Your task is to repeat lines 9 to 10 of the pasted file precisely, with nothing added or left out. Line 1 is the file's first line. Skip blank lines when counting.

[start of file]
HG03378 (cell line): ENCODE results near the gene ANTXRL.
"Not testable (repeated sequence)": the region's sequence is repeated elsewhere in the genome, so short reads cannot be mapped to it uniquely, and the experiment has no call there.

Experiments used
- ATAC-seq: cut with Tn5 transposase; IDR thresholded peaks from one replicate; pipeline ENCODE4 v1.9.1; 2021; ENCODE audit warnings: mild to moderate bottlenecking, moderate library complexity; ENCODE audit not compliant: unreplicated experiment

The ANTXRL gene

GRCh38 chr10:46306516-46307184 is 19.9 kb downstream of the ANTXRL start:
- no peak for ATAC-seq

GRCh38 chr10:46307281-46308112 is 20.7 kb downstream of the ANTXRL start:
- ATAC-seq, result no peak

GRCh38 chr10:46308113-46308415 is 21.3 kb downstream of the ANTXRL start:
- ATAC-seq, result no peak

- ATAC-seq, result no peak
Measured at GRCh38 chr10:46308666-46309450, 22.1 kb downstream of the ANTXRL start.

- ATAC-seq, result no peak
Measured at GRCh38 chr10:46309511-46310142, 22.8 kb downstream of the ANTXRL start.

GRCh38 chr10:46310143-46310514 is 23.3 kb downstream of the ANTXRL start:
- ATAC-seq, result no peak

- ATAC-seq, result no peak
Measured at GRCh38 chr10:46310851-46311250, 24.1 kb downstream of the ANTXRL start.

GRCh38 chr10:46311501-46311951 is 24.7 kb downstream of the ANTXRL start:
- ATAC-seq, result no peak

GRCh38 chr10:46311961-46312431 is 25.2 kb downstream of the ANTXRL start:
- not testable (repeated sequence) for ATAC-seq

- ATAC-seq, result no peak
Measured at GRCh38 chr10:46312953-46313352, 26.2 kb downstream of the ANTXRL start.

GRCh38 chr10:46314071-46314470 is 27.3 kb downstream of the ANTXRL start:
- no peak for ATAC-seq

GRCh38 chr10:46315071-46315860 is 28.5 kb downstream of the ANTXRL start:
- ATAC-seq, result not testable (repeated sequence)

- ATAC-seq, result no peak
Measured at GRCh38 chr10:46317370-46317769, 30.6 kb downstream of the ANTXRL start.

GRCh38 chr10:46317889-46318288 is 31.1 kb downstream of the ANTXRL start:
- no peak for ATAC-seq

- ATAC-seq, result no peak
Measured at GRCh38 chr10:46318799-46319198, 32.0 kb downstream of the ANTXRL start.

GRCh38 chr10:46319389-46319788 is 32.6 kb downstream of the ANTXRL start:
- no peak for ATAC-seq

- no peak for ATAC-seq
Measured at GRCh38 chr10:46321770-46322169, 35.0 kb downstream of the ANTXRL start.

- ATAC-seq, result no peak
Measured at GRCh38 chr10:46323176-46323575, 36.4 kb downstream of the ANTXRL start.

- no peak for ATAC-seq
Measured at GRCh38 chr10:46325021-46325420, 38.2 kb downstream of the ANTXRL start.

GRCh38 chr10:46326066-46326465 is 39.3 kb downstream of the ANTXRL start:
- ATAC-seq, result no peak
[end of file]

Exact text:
- ATAC-seq, result no peak

GRCh38 chr10:46308113-46308415 is 21.3 kb downstream of the ANTXRL start: